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Australian Marriage Equality May Now Be Decided by Mail


After another failed attempt at passing a mandatory popular vote, lawmakers have turned to a voluntary mail-in ballot as a last resort.


The marriage debate in Australia has gone postal.

Citizens of the land Down Under will now be asked to vote for or against same-sex marriage through a voluntary mail-in ballot.

Earlier this week, lawmakers in the Liberal Party -- the (actually conservative) ruling party in Australia's Parliament -- had attempted to pass a mandatory plebiscite, which would have required Australians to vote on the issue at the polls this November.

This measure failed Wednesday, after critics assailed the plebiscite's high cost to taxpapers ($160 million in U.S. currency) and its potential to encourage antigay campaigning. The mail-in ballot was the backup plan, as Prime Minister Malcolm Turnbull revealed at a prior press conference, according to United Press International.

"At the last election, we made a very clear promise to the Australian people that we would not facilitate the introduction of a bill to legalize same-sex marriage until the Australian people had had their say," said Turnbull, who is the head of the Liberal Party.

"We will hold a postal vote on this issue asking the same question in which all Australians will have their say -- they will get the opportunity to express their opinion on the issue of whether the law should be changed to enable same-sex couples to marry, fulfilling the commitment we made at the election," he said.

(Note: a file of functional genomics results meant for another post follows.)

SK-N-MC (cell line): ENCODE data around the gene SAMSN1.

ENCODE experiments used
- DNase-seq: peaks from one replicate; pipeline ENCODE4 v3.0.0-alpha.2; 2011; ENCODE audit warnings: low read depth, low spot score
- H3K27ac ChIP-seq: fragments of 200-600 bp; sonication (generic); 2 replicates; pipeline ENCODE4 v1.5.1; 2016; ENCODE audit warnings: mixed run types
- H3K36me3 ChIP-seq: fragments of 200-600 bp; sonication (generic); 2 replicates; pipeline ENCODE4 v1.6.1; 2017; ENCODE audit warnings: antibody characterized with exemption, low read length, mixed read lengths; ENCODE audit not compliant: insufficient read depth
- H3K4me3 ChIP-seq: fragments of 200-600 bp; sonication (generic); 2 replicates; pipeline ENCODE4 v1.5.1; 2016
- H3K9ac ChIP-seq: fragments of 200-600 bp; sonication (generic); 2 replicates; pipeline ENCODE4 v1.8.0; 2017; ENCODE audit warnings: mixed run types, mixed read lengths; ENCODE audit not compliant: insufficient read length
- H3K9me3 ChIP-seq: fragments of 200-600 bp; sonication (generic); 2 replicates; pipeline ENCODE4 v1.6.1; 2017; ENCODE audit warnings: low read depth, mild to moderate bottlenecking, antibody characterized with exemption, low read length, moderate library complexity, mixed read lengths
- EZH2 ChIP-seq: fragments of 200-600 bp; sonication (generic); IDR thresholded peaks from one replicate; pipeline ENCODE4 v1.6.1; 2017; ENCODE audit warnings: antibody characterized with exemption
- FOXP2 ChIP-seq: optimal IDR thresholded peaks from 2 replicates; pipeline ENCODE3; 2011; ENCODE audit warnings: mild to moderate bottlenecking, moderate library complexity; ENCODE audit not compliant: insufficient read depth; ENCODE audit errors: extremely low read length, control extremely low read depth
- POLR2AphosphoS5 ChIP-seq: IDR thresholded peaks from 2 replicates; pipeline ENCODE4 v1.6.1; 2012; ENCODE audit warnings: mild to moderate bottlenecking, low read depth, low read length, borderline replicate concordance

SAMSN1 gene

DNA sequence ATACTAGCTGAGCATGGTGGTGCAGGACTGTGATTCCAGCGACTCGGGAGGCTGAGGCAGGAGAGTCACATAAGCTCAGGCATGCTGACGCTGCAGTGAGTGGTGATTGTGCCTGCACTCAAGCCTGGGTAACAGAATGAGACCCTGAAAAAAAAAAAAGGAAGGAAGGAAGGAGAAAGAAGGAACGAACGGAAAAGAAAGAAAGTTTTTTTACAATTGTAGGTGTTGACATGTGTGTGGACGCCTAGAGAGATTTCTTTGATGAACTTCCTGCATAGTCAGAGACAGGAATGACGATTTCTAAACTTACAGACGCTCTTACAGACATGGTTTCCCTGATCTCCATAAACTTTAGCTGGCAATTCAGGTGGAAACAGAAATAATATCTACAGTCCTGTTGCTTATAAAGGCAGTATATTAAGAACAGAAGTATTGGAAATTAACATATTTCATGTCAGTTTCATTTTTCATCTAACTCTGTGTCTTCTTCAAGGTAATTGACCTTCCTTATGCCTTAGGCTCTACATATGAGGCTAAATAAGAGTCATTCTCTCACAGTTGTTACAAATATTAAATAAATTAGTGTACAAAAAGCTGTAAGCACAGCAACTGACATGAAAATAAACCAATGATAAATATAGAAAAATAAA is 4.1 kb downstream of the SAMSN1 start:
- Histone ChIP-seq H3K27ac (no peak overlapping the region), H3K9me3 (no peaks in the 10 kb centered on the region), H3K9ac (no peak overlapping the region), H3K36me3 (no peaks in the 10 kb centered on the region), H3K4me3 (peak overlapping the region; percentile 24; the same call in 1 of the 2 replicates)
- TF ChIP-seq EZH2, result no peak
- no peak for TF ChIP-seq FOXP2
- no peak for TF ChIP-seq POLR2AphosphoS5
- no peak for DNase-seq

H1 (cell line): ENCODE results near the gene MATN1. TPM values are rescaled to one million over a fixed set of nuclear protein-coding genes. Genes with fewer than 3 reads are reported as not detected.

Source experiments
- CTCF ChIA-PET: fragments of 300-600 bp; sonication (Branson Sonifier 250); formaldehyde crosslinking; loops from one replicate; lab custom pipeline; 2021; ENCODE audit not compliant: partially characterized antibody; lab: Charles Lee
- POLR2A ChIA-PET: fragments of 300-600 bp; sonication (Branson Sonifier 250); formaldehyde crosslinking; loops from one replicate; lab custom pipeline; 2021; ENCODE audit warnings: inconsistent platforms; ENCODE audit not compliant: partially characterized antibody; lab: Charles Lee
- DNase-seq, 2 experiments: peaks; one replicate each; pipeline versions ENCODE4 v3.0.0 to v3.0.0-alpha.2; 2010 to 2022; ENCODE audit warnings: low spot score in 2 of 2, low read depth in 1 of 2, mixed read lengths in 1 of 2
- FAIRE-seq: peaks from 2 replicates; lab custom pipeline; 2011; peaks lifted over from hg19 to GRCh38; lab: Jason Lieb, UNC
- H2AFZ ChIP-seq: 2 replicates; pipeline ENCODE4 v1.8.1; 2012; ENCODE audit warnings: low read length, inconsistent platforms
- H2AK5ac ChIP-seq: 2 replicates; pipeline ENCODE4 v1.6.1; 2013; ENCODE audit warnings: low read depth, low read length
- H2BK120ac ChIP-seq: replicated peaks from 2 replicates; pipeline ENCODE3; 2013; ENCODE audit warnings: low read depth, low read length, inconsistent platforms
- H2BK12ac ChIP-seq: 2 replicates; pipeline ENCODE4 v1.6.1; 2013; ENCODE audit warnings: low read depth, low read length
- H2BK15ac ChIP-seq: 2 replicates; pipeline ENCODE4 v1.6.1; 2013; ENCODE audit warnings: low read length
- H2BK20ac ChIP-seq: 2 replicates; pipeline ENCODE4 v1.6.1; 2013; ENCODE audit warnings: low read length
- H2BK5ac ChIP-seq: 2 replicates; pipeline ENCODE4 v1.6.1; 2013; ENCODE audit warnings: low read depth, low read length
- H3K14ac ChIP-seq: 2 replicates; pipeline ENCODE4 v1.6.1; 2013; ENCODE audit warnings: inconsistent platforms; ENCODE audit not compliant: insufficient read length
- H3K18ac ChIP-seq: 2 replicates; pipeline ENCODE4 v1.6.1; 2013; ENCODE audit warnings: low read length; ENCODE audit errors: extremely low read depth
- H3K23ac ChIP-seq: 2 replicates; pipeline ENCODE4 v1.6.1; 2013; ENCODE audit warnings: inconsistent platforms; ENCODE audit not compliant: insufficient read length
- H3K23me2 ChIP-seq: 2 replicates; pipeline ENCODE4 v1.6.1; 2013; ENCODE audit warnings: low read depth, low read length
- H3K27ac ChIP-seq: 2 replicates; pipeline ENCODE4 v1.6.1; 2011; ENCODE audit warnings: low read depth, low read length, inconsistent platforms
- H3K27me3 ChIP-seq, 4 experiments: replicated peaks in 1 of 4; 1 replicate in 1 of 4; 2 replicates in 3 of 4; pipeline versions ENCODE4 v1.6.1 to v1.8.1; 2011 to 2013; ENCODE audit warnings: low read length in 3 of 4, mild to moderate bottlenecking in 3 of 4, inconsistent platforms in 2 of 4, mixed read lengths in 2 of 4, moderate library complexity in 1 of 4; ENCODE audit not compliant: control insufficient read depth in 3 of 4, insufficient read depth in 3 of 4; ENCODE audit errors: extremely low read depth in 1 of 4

Neither the plebiscite nor the mail-in ballot will legalize same-sex marriage. One way or the other, the issue will be decided by members of Parliament, who may disregard the results if they wish in their own voting. In campaigns, leading members of the Liberal Party had pledged to gauge public opinion before a vote occurred, even though existing polls show a major of Australians are in favor of same-sex marriage.

But some have advocated for action over further delay. On Monday, Sen. Dean Smith, a gay member of the Liberal Party, drafted a bill that would have let lawmakers vote immediately on same-sex marriage. The bill was rejected.

Anna Brown, a representative of the Equality Campaign, vowed to fight a mail-in ballot in court. "The government needs to think very carefully before it expends up to AU$100 million of taxpayer dollars when it could resolve this issue in Parliament as soon as this week," Brown said Monday.

A mail-in ballot would cost taxpayers about $96 million in Australian currency. Ballots are due by November 7, with results posted later that month from the Australian Bureau of Statistics.

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Daniel Reynolds

Daniel Reynolds is the editor of social media for The Advocate. A native of New Jersey, he writes about entertainment, health, and politics.
Daniel Reynolds is the editor of social media for The Advocate. A native of New Jersey, he writes about entertainment, health, and politics.